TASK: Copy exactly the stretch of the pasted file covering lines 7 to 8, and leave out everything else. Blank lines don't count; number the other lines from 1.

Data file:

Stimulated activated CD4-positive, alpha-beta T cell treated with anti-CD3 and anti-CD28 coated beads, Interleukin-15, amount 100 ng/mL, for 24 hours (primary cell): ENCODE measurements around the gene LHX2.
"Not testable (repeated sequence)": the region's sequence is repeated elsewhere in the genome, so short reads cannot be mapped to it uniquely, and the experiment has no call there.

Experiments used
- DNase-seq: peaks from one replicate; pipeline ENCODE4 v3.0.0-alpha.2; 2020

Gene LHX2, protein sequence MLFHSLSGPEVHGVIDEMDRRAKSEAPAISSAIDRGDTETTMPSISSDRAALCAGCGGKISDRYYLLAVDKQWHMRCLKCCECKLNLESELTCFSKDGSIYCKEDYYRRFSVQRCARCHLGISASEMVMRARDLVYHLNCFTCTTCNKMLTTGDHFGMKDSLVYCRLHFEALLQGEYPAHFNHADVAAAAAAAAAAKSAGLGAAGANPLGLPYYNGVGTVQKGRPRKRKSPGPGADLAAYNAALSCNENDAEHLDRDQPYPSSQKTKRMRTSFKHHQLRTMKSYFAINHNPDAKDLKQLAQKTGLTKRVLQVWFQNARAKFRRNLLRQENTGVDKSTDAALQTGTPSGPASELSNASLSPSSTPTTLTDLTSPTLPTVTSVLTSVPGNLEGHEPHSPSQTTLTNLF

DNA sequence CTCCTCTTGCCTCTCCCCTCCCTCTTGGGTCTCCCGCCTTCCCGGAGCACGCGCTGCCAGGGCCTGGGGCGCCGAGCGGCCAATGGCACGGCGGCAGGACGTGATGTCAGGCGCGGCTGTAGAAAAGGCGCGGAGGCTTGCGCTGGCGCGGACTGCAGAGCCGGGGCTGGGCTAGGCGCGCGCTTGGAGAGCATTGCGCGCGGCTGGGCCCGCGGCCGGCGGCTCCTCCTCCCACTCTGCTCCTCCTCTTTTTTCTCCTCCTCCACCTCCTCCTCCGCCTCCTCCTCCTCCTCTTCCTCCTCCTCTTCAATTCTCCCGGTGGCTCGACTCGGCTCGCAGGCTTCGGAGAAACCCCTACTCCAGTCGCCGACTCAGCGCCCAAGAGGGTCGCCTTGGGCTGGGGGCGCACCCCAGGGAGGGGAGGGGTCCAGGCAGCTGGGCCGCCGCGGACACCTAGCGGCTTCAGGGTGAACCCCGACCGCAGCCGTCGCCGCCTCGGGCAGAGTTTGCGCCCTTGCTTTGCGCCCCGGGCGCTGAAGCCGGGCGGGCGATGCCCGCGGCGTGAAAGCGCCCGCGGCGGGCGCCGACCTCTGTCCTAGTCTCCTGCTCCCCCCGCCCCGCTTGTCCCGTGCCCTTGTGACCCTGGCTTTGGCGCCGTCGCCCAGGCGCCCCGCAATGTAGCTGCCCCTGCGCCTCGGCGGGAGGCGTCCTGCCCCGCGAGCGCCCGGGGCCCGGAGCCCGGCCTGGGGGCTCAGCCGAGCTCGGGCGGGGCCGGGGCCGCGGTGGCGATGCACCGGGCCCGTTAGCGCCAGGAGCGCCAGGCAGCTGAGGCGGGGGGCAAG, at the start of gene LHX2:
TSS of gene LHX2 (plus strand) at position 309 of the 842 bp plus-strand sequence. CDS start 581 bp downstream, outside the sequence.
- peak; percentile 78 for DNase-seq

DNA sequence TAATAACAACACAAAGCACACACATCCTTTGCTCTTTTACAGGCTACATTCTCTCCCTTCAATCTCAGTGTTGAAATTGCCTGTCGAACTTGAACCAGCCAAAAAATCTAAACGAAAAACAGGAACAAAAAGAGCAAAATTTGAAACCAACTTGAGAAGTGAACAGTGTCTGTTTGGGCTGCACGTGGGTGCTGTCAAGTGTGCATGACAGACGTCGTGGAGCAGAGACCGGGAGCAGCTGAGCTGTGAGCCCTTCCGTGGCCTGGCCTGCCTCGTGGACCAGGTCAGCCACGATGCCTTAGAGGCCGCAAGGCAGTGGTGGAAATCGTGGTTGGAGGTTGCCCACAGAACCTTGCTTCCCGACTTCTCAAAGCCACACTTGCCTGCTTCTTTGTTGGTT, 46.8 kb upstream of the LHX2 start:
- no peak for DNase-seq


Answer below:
TSS of gene LHX2 (plus strand) at position 309 of the 842 bp plus-strand sequence. CDS start 581 bp downstream, outside the sequence.
- peak; percentile 78 for DNase-seq